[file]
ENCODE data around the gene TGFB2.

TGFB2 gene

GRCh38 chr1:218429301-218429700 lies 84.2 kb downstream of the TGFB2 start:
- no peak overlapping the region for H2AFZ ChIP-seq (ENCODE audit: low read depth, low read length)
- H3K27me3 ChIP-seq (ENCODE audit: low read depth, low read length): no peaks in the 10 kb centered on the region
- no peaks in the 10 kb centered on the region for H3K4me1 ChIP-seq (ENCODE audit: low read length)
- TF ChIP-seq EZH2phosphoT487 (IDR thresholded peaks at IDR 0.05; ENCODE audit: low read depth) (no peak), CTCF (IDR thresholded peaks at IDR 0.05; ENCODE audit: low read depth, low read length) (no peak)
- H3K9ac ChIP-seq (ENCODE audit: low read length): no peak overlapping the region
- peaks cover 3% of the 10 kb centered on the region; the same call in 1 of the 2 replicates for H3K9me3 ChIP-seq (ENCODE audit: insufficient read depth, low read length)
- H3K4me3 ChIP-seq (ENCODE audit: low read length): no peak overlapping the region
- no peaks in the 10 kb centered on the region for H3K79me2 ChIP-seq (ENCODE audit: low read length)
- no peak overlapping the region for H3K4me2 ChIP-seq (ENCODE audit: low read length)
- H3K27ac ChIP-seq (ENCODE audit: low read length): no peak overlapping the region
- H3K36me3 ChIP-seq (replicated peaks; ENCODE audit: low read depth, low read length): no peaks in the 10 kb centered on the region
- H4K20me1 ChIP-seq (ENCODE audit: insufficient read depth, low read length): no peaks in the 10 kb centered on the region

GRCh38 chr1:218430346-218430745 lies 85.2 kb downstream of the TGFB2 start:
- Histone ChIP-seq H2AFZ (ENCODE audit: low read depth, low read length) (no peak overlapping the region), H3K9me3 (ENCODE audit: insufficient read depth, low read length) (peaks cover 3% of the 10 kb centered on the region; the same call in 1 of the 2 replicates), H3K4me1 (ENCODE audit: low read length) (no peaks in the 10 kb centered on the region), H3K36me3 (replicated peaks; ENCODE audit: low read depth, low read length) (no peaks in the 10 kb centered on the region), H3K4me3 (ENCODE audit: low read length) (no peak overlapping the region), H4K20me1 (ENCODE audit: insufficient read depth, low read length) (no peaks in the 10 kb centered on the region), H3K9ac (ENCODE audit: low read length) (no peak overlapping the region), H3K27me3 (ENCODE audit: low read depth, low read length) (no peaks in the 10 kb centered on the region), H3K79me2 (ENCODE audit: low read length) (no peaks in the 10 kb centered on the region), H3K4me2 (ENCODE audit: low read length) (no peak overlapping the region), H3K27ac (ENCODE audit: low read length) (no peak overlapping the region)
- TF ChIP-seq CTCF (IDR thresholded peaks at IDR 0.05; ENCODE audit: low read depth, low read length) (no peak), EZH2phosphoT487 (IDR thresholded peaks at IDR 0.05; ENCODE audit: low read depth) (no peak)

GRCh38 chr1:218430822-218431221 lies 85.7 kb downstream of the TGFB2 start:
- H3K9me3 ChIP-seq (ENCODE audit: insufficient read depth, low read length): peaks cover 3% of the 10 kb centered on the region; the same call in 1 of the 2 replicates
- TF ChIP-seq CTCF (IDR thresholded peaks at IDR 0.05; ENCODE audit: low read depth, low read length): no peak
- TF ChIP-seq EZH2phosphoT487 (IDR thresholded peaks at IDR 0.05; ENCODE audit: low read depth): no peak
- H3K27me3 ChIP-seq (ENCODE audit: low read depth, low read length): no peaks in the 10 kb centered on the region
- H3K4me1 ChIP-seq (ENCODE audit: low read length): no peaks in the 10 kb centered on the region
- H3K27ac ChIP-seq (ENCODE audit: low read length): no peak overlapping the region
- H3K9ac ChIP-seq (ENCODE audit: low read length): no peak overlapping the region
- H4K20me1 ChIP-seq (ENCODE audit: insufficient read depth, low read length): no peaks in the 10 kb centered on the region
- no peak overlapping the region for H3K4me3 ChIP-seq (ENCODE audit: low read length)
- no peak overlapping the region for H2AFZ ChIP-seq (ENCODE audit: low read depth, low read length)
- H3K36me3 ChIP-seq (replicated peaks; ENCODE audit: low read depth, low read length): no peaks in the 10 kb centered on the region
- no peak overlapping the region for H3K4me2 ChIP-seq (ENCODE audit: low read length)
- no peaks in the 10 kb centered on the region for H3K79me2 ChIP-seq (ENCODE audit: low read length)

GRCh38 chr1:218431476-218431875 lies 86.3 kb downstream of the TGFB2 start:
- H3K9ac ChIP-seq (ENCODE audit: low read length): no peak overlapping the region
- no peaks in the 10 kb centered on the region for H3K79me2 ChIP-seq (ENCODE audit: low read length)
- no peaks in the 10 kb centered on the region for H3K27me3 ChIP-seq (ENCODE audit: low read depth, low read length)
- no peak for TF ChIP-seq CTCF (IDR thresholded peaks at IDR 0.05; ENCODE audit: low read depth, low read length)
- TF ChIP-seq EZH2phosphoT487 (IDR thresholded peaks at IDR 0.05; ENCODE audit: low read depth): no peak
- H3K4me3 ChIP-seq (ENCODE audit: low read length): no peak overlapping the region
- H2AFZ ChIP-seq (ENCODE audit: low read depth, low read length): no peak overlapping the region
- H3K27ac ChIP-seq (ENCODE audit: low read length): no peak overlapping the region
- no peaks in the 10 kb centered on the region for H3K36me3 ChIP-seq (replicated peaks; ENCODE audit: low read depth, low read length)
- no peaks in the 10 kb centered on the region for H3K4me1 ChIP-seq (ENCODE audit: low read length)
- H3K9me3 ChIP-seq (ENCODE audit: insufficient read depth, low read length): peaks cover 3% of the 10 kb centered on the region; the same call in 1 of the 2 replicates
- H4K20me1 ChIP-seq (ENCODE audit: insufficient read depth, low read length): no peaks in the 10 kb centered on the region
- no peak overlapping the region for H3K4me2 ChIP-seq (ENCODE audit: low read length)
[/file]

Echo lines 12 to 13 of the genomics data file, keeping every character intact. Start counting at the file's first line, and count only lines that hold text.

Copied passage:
- no peak overlapping the region for H3K4me2 ChIP-seq (ENCODE audit: low read length)
- H3K27ac ChIP-seq (ENCODE audit: low read length): no peak overlapping the region